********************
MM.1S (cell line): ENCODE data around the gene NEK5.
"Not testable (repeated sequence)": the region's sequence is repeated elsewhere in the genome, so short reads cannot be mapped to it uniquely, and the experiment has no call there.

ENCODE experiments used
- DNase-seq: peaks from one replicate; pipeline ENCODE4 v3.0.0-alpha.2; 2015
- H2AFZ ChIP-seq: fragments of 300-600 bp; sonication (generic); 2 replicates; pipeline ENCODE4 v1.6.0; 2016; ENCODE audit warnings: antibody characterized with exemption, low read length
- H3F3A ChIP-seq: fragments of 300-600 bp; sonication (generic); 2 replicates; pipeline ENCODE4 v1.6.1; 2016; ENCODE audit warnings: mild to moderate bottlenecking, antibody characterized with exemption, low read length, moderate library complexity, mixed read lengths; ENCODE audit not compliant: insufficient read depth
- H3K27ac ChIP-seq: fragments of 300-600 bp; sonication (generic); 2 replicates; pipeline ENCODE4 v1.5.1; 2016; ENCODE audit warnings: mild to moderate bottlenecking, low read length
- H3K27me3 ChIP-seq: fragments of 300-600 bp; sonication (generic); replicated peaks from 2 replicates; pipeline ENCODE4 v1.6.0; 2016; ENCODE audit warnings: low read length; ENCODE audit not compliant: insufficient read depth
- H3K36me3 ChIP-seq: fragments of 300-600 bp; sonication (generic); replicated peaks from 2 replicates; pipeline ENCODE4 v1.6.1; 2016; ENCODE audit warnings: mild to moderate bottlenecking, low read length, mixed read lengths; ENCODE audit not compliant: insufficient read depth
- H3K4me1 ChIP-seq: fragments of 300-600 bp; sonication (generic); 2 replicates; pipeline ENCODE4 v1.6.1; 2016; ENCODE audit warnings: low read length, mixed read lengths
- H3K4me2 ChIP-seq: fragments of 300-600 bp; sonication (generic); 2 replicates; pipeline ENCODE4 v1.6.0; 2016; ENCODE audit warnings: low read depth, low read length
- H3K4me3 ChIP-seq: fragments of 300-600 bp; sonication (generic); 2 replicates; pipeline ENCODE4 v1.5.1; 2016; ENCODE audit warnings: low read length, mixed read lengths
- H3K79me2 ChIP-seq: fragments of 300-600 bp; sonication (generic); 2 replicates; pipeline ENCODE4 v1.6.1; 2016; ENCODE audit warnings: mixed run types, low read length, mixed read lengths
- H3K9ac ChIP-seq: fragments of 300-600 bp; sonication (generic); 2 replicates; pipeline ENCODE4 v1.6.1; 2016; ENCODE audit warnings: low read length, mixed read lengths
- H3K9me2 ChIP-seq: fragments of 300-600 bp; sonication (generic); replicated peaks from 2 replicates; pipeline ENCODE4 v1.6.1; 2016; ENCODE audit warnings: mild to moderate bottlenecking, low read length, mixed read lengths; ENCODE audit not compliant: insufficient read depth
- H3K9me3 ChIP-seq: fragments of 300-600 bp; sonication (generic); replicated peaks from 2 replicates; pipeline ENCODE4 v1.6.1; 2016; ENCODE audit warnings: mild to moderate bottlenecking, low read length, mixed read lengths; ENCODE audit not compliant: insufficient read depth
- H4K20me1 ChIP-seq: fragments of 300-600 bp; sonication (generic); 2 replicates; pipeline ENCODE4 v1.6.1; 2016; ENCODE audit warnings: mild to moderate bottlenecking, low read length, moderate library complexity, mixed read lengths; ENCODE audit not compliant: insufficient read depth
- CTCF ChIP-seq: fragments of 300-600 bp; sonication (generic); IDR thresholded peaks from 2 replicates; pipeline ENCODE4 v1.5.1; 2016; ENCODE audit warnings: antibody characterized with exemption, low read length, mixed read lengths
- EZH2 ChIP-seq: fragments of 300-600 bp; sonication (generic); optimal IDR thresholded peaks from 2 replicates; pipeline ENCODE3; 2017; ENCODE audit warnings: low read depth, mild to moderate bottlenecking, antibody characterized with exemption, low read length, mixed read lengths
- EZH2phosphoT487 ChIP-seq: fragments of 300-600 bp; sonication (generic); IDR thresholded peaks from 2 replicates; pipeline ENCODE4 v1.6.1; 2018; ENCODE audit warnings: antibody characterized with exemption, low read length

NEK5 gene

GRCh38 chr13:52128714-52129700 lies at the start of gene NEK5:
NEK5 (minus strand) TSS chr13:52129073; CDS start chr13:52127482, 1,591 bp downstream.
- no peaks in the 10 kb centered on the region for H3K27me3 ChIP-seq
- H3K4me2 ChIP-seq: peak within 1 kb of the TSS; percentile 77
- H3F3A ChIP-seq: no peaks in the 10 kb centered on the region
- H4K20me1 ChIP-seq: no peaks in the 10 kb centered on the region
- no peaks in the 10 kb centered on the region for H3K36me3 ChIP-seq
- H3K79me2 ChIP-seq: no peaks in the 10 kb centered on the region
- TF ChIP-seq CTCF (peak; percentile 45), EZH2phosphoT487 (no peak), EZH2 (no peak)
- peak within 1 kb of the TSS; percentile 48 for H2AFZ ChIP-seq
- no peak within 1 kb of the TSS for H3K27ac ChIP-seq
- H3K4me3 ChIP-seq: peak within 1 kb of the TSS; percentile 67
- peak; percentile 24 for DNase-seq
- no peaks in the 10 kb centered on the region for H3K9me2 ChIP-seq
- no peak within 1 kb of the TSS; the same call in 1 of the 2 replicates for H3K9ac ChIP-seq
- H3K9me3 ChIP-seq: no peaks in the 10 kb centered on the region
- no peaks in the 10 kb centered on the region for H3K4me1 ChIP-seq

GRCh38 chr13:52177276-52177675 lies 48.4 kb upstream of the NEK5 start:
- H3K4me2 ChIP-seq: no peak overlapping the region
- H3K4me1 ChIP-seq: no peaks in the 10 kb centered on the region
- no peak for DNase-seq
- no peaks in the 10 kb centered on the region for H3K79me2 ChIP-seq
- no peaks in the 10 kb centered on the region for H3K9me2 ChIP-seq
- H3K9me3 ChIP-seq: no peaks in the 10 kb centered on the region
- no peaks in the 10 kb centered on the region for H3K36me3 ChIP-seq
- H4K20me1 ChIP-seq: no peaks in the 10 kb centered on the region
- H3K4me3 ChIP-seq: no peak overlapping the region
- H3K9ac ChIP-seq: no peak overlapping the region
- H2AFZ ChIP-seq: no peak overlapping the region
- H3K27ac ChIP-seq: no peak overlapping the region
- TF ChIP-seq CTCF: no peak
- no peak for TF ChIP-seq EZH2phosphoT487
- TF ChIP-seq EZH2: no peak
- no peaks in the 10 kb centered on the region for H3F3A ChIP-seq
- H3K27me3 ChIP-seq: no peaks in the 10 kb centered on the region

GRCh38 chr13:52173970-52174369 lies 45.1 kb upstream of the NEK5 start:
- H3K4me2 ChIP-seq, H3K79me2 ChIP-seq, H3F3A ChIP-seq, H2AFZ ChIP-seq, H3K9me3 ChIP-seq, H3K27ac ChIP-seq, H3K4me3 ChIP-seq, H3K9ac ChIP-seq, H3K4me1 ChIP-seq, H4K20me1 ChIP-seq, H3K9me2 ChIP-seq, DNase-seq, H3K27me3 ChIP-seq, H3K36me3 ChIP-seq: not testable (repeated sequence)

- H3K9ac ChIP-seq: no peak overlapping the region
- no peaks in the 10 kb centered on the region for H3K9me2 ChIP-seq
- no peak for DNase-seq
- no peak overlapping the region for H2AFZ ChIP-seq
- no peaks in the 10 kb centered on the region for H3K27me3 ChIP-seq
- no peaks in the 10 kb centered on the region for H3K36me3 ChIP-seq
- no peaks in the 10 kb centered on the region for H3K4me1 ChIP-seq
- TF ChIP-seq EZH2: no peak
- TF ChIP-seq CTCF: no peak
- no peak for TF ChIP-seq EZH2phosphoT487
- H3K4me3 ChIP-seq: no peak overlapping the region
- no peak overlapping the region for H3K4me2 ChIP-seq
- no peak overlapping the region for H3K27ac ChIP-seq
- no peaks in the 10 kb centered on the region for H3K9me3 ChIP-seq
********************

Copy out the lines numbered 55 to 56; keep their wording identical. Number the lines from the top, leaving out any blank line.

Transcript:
- no peaks in the 10 kb centered on the region for H3F3A ChIP-seq
- H3K27me3 ChIP-seq: no peaks in the 10 kb centered on the region